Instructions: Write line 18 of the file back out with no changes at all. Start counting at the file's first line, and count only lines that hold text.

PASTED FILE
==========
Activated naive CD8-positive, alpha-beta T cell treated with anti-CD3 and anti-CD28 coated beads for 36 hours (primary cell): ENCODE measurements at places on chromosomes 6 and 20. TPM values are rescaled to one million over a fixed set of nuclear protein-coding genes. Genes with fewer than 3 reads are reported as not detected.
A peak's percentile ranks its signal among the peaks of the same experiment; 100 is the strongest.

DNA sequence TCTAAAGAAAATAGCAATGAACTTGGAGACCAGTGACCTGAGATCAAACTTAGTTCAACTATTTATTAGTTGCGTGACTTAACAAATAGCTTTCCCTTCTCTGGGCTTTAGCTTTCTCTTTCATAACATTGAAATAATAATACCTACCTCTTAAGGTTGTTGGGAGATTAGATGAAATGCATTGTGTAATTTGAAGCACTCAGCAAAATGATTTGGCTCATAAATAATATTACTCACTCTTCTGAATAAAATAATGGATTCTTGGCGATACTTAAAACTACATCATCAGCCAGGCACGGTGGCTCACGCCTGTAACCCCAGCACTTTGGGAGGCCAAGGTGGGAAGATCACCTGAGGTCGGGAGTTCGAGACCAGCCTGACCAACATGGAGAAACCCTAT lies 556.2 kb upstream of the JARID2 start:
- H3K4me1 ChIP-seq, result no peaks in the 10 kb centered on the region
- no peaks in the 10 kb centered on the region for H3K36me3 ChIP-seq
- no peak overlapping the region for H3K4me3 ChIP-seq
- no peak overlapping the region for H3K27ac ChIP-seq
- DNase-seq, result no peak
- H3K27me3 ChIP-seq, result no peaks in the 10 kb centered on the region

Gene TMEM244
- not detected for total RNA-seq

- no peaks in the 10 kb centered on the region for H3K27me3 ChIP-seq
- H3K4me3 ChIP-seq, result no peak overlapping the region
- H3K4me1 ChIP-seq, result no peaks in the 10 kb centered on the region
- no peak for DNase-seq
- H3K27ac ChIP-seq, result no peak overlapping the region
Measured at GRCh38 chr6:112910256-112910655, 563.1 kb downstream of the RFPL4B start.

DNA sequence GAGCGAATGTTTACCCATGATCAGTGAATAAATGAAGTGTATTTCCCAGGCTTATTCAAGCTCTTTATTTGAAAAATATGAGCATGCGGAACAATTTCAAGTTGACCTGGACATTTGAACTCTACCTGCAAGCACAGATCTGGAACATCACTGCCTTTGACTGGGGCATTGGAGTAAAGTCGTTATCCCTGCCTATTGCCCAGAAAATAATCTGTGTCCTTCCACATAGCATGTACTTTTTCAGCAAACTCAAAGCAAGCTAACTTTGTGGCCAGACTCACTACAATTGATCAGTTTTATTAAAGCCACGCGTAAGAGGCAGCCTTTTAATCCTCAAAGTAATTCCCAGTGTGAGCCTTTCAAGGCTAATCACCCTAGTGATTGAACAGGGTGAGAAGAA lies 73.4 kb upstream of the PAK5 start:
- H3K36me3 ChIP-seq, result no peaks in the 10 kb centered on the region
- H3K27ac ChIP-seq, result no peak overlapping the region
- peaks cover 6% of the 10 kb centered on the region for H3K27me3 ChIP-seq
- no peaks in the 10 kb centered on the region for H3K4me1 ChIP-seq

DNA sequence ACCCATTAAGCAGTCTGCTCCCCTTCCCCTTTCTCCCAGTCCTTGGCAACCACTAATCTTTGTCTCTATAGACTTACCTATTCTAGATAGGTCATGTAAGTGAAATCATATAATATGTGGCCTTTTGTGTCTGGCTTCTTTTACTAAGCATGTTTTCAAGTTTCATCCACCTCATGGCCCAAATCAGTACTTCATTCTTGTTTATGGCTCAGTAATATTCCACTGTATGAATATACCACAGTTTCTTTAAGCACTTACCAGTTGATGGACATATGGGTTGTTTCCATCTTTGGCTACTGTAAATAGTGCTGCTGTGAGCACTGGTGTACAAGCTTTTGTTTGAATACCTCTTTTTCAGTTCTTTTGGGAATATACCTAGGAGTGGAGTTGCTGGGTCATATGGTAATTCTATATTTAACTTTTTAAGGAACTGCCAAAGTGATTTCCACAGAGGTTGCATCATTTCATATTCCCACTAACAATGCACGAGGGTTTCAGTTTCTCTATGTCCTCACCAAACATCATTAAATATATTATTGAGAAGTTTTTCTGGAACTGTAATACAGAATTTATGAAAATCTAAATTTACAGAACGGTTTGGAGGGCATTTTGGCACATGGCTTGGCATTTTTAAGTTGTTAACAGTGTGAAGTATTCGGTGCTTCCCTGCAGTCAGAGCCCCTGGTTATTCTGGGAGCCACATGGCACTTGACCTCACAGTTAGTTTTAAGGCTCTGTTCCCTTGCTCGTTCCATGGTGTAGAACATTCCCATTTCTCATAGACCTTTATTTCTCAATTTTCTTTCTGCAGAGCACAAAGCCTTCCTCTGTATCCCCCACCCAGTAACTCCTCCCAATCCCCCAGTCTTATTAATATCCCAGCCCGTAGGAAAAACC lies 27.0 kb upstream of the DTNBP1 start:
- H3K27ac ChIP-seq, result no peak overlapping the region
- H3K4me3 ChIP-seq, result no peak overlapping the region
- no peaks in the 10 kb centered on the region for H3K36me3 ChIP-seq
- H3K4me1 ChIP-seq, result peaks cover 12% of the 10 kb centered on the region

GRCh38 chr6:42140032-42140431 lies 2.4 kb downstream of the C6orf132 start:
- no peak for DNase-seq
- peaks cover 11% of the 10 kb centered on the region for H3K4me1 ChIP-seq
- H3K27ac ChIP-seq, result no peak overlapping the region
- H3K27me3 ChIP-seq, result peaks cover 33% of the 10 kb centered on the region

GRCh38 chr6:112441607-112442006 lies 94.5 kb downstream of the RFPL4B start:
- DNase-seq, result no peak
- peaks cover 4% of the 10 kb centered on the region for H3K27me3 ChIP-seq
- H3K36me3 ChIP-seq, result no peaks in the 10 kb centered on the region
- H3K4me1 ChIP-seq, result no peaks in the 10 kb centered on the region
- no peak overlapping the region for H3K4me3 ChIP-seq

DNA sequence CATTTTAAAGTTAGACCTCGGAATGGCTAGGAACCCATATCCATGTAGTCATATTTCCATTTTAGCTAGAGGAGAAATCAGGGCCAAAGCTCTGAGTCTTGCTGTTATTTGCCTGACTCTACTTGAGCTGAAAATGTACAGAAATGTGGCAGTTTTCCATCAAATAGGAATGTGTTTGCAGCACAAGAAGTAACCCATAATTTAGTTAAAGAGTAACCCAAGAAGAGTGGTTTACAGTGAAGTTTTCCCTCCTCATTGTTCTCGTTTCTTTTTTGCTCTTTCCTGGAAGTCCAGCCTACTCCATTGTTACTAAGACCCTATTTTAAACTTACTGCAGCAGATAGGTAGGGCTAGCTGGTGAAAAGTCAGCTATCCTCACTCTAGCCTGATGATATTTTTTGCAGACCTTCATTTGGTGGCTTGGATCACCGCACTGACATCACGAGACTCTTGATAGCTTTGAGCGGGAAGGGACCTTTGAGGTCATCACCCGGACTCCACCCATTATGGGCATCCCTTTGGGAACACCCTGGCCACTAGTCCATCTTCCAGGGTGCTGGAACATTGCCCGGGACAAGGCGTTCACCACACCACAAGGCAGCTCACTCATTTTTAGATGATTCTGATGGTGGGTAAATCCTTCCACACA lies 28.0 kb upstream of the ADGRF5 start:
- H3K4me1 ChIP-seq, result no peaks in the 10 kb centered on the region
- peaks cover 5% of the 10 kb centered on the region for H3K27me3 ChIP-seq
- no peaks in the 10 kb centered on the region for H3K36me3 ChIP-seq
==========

DNA sequence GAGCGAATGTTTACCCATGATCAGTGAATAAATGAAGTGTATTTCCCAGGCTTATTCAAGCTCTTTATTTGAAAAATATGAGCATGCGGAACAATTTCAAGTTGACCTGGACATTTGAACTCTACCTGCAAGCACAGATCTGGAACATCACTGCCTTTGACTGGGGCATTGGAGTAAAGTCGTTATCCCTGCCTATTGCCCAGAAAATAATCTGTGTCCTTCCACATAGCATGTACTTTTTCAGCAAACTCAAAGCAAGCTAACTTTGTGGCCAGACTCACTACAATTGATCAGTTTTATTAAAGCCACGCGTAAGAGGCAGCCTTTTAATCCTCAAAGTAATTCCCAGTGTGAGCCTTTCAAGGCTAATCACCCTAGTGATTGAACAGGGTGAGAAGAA lies 73.4 kb upstream of the PAK5 start: